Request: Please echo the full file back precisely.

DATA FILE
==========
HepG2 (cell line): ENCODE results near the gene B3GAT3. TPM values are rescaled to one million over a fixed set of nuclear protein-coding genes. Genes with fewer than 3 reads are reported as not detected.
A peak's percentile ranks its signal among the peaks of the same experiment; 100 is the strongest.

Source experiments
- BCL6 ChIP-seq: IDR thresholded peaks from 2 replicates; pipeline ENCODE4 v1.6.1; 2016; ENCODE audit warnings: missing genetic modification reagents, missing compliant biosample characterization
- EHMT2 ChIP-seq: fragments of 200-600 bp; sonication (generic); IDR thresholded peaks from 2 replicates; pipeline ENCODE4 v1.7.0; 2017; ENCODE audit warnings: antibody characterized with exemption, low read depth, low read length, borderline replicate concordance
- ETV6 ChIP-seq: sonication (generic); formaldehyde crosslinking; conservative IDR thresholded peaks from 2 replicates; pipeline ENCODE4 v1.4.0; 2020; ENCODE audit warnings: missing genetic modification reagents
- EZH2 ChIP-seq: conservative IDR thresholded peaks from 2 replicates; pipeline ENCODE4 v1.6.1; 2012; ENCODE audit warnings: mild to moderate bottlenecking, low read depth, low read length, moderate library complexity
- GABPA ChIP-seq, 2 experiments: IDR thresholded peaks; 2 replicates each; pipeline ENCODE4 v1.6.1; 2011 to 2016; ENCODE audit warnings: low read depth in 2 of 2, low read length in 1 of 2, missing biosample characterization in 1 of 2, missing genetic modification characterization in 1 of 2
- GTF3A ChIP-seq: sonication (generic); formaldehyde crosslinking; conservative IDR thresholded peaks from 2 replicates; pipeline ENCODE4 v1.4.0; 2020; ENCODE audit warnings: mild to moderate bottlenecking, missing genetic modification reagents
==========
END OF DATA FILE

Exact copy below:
HepG2 (cell line): ENCODE results near the gene B3GAT3. TPM values are rescaled to one million over a fixed set of nuclear protein-coding genes. Genes with fewer than 3 reads are reported as not detected.
A peak's percentile ranks its signal among the peaks of the same experiment; 100 is the strongest.

Source experiments
- BCL6 ChIP-seq: IDR thresholded peaks from 2 replicates; pipeline ENCODE4 v1.6.1; 2016; ENCODE audit warnings: missing genetic modification reagents, missing compliant biosample characterization
- EHMT2 ChIP-seq: fragments of 200-600 bp; sonication (generic); IDR thresholded peaks from 2 replicates; pipeline ENCODE4 v1.7.0; 2017; ENCODE audit warnings: antibody characterized with exemption, low read depth, low read length, borderline replicate concordance
- ETV6 ChIP-seq: sonication (generic); formaldehyde crosslinking; conservative IDR thresholded peaks from 2 replicates; pipeline ENCODE4 v1.4.0; 2020; ENCODE audit warnings: missing genetic modification reagents
- EZH2 ChIP-seq: conservative IDR thresholded peaks from 2 replicates; pipeline ENCODE4 v1.6.1; 2012; ENCODE audit warnings: mild to moderate bottlenecking, low read depth, low read length, moderate library complexity
- GABPA ChIP-seq, 2 experiments: IDR thresholded peaks; 2 replicates each; pipeline ENCODE4 v1.6.1; 2011 to 2016; ENCODE audit warnings: low read depth in 2 of 2, low read length in 1 of 2, missing biosample characterization in 1 of 2, missing genetic modification characterization in 1 of 2
- GTF3A ChIP-seq: sonication (generic); formaldehyde crosslinking; conservative IDR thresholded peaks from 2 replicates; pipeline ENCODE4 v1.4.0; 2020; ENCODE audit warnings: mild to moderate bottlenecking, missing genetic modification reagents